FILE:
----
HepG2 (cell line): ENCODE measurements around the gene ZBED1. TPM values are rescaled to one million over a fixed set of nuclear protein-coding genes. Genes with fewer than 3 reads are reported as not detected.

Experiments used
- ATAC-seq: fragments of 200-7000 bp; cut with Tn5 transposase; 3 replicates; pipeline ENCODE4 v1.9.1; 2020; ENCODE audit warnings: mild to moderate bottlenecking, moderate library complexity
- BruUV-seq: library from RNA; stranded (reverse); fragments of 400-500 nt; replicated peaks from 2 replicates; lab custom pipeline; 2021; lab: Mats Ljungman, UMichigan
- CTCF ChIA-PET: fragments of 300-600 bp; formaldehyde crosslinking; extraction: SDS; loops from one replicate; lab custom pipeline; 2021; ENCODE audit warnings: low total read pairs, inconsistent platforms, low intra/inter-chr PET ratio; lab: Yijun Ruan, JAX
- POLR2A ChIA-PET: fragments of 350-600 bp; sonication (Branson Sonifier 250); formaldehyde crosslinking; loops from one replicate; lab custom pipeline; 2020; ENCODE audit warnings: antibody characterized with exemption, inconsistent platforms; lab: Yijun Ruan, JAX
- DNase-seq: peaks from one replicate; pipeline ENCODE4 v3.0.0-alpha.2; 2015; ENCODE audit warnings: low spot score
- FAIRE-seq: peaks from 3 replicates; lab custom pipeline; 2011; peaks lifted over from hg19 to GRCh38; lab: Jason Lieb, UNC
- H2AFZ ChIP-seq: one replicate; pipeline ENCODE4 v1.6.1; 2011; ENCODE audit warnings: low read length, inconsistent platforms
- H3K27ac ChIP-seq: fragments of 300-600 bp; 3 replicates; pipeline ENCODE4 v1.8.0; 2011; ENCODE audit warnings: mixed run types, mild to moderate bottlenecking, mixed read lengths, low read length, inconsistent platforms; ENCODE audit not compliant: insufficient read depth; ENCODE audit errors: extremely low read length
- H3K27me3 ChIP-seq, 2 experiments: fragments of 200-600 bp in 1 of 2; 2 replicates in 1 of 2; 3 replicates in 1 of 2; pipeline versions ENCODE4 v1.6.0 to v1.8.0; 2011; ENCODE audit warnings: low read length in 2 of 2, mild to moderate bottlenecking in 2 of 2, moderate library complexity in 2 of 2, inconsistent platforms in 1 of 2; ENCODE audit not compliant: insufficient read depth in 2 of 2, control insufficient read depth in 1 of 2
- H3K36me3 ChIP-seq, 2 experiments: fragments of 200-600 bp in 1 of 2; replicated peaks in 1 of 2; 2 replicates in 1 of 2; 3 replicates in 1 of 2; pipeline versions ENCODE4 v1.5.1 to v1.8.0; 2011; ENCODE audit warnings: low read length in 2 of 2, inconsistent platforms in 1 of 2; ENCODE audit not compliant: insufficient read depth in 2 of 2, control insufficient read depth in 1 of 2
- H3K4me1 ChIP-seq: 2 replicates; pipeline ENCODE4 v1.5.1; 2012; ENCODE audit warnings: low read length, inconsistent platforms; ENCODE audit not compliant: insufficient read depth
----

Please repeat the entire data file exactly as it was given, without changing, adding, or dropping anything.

HepG2 (cell line): ENCODE measurements around the gene ZBED1. TPM values are rescaled to one million over a fixed set of nuclear protein-coding genes. Genes with fewer than 3 reads are reported as not detected.

Experiments used
- ATAC-seq: fragments of 200-7000 bp; cut with Tn5 transposase; 3 replicates; pipeline ENCODE4 v1.9.1; 2020; ENCODE audit warnings: mild to moderate bottlenecking, moderate library complexity
- BruUV-seq: library from RNA; stranded (reverse); fragments of 400-500 nt; replicated peaks from 2 replicates; lab custom pipeline; 2021; lab: Mats Ljungman, UMichigan
- CTCF ChIA-PET: fragments of 300-600 bp; formaldehyde crosslinking; extraction: SDS; loops from one replicate; lab custom pipeline; 2021; ENCODE audit warnings: low total read pairs, inconsistent platforms, low intra/inter-chr PET ratio; lab: Yijun Ruan, JAX
- POLR2A ChIA-PET: fragments of 350-600 bp; sonication (Branson Sonifier 250); formaldehyde crosslinking; loops from one replicate; lab custom pipeline; 2020; ENCODE audit warnings: antibody characterized with exemption, inconsistent platforms; lab: Yijun Ruan, JAX
- DNase-seq: peaks from one replicate; pipeline ENCODE4 v3.0.0-alpha.2; 2015; ENCODE audit warnings: low spot score
- FAIRE-seq: peaks from 3 replicates; lab custom pipeline; 2011; peaks lifted over from hg19 to GRCh38; lab: Jason Lieb, UNC
- H2AFZ ChIP-seq: one replicate; pipeline ENCODE4 v1.6.1; 2011; ENCODE audit warnings: low read length, inconsistent platforms
- H3K27ac ChIP-seq: fragments of 300-600 bp; 3 replicates; pipeline ENCODE4 v1.8.0; 2011; ENCODE audit warnings: mixed run types, mild to moderate bottlenecking, mixed read lengths, low read length, inconsistent platforms; ENCODE audit not compliant: insufficient read depth; ENCODE audit errors: extremely low read length
- H3K27me3 ChIP-seq, 2 experiments: fragments of 200-600 bp in 1 of 2; 2 replicates in 1 of 2; 3 replicates in 1 of 2; pipeline versions ENCODE4 v1.6.0 to v1.8.0; 2011; ENCODE audit warnings: low read length in 2 of 2, mild to moderate bottlenecking in 2 of 2, moderate library complexity in 2 of 2, inconsistent platforms in 1 of 2; ENCODE audit not compliant: insufficient read depth in 2 of 2, control insufficient read depth in 1 of 2
- H3K36me3 ChIP-seq, 2 experiments: fragments of 200-600 bp in 1 of 2; replicated peaks in 1 of 2; 2 replicates in 1 of 2; 3 replicates in 1 of 2; pipeline versions ENCODE4 v1.5.1 to v1.8.0; 2011; ENCODE audit warnings: low read length in 2 of 2, inconsistent platforms in 1 of 2; ENCODE audit not compliant: insufficient read depth in 2 of 2, control insufficient read depth in 1 of 2
- H3K4me1 ChIP-seq: 2 replicates; pipeline ENCODE4 v1.5.1; 2012; ENCODE audit warnings: low read length, inconsistent platforms; ENCODE audit not compliant: insufficient read depth